Comedy is a serious business.
It must have taken many hours of tremendously detailed, precise work to create the delicious chaos that fills the Watermill stage (and frequently spills over into the audience) in Ben Hur.
A huge amount has to go right for things to go as wrong as they, apparently, do in this show: togas get tangled, the text gets mangled, props malfunction, wigs fly in all directions and sound effects arrive arrive at precisely the wrong moment.
This is perfectly calibrated comedy. Pregnant pauses, owing to a forgotten line or a missed cue, are timed with precision, generating just the right amount of tension and ensuing relieved laughter.
Expectations were high for this production, co-directed and written by Patrick Barlow, who has made The 39 Steps such a great success in the West End.
For Ben Hur, Barlow has collaborated with Sean Foley, one of the men behind the acclaimed Morecambe & Wise homage The Play What I Wrote.
Andy Williams, who starred in that show, brings Morecambe’s spirit to the Watermill stage as the hapless Ted Fletcher, a last minute recruit to the cast.
Williams’ resemblance to the great comedian is uncanny, and he shares Morecambe’s ability to generate gales of laughter with his physical presence alone. The moment he attempts to sit down while wearing a Roman commander’s breastplate and helmet is worth the entire ticket price.
For much of the show, the default facial expression behind Fletcher’s spectacles is a blend of terror and bemusement. He undergoes numerous changes of Bible-era costume, but never once removes his shoes and socks.
In many other companies, Williams would steal the show, but here he appears alongside three other equally eye-catching and accomplished comic performers.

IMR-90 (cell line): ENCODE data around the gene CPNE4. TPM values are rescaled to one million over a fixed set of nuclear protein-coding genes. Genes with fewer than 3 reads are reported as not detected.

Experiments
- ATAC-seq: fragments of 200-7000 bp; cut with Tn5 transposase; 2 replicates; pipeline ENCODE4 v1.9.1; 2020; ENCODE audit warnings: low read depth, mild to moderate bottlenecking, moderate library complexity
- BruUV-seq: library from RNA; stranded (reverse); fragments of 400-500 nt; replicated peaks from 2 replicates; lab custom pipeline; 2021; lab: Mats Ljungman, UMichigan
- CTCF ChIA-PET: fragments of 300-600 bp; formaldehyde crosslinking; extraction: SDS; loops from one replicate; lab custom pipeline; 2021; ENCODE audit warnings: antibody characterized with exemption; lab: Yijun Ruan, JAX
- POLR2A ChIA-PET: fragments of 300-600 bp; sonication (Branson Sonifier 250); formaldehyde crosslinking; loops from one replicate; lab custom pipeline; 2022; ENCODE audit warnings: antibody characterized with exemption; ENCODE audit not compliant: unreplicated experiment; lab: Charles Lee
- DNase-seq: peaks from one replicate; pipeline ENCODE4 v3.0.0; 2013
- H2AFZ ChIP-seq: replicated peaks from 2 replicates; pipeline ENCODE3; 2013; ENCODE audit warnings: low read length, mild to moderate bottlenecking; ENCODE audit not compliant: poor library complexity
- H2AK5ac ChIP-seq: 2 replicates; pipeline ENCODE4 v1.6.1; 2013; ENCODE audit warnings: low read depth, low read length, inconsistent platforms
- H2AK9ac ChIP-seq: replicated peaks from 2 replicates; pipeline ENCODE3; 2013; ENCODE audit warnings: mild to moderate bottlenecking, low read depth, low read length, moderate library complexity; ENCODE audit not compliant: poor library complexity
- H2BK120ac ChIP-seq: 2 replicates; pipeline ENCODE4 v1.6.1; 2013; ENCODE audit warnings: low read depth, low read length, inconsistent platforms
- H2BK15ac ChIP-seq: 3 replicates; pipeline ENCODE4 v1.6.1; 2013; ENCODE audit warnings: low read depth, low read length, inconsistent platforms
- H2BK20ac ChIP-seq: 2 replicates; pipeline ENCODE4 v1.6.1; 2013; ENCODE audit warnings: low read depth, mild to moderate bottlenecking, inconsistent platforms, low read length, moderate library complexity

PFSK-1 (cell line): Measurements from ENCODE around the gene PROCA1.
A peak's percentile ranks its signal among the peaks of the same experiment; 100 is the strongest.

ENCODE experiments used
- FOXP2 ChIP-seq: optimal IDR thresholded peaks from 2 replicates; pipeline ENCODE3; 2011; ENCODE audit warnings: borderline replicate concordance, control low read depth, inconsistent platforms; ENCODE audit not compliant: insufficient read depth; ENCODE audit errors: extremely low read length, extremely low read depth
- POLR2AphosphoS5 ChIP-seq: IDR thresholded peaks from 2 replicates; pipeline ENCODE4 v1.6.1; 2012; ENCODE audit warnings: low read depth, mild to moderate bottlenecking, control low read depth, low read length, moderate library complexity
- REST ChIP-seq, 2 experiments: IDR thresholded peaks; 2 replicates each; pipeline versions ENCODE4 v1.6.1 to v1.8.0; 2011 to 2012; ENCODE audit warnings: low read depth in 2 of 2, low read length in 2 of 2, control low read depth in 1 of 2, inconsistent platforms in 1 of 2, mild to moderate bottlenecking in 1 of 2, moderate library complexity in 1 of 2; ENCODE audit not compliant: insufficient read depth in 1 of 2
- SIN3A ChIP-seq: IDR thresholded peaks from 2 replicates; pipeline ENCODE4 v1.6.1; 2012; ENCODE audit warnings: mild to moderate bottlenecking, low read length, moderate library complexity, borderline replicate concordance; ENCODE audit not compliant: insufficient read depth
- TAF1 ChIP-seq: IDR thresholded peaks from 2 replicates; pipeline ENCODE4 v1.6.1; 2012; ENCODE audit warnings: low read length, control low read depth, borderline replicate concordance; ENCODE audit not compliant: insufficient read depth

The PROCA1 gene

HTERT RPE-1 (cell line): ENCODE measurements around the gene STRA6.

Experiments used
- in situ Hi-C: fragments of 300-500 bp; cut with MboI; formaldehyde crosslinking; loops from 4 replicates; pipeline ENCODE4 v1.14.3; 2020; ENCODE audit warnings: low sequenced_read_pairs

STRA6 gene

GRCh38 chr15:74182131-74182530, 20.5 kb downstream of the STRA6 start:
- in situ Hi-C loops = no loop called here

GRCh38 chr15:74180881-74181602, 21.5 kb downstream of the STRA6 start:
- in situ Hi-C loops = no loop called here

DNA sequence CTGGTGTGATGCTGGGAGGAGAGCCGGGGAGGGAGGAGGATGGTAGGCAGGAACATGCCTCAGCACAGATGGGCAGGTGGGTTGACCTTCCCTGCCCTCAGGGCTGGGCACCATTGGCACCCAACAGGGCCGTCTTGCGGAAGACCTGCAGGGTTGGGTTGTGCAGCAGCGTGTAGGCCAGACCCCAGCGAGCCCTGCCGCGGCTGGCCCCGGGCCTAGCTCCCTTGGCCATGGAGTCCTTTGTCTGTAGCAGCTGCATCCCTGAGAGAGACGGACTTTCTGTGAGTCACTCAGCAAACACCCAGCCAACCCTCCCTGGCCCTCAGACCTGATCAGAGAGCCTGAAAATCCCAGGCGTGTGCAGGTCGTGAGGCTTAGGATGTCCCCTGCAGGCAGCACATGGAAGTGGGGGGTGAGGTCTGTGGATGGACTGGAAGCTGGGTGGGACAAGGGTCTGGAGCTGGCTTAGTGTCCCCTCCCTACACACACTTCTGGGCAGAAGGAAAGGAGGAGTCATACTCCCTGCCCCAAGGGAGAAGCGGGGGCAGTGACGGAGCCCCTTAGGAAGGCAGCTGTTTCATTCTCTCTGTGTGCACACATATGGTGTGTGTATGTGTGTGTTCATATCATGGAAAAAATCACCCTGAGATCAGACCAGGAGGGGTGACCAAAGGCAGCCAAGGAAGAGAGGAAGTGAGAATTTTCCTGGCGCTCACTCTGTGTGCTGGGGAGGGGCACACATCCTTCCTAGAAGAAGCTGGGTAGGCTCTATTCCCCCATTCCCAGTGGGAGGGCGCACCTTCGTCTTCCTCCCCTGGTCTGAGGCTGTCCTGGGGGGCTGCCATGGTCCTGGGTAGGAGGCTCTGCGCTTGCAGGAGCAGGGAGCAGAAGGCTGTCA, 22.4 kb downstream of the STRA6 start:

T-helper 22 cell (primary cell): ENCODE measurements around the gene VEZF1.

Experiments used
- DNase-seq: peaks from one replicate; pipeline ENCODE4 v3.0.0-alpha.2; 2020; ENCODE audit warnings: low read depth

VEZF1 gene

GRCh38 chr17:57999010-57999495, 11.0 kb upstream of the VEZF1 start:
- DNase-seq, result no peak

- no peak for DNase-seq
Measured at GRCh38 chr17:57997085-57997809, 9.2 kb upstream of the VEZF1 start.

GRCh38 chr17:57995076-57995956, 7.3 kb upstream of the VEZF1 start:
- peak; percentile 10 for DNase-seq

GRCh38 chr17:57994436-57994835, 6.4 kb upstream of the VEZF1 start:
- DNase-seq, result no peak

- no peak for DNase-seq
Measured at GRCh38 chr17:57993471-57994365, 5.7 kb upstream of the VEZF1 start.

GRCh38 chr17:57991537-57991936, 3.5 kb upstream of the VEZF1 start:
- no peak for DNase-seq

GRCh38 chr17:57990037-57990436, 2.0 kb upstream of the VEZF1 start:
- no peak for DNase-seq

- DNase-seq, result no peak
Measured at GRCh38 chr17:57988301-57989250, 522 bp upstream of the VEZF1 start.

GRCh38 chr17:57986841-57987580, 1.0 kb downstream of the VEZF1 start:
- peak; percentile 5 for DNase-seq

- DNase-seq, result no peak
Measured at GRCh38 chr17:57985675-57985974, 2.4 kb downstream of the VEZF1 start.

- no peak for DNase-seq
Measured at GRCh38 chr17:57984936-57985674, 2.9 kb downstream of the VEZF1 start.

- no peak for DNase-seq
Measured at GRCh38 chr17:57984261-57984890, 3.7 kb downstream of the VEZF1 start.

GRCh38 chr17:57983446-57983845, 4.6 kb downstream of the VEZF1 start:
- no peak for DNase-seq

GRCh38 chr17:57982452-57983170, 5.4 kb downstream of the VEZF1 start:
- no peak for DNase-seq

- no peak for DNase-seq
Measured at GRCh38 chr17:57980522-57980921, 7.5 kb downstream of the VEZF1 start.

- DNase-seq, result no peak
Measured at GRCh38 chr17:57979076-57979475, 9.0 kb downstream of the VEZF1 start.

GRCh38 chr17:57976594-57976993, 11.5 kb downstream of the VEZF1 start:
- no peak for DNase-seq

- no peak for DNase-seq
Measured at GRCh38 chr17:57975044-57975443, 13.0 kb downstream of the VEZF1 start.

John Hopkins, as square-jawed company actor-manager Alexander Berkin is relentlessly earnest in the midst of all the silliness, and sports a dangerously abbreviated toga to great comic effect.
Elizabeth Cadwallader shines as the ever eager-to-please Sally Wiggins, who never misses an opportunity to over-emote, or throw in a piece of gratuitous choreography… a pirouette here, a couple of moments of Riverdancing there… or to milk the applause.
Nick Haverson as Gavin Seed provides some delightful moments of physical comedy, not least as a Roman Emperor who manages, repeatedly, to get hopelessly entangled in his chair, eventually enlisting a member of the audience to help him out. Haverson/Seed’s various roles include a fastidiously polite Jesus Christ who pops up at pivotal moments.
This is a hugely demanding production for the cast. Between them, while remaining resolutely in character as Fletcher, Wiggins, Berkin and Seed, they populate the stage with a bewildering array of different characters. None of the quartet is offstage for more than a moment, but the energy never flags.
Congratulations are due to all involved in creating this joyous comic gem, which deserves to follow The 39 Steps and The Play What I Wrote into the West End.
Ben Hur is at the Watermill Theatre in West Berkshire until 28th July 2012 for more information or to book tickets please click here